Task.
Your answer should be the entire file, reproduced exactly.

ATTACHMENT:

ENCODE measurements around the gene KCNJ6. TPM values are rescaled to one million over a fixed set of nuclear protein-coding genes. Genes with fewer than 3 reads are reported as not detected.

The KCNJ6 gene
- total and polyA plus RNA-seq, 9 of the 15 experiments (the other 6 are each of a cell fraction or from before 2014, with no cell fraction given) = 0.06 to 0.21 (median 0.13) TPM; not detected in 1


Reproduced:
ENCODE measurements around the gene KCNJ6. TPM values are rescaled to one million over a fixed set of nuclear protein-coding genes. Genes with fewer than 3 reads are reported as not detected.

The KCNJ6 gene
- total and polyA plus RNA-seq, 9 of the 15 experiments (the other 6 are each of a cell fraction or from before 2014, with no cell fraction given) = 0.06 to 0.21 (median 0.13) TPM; not detected in 1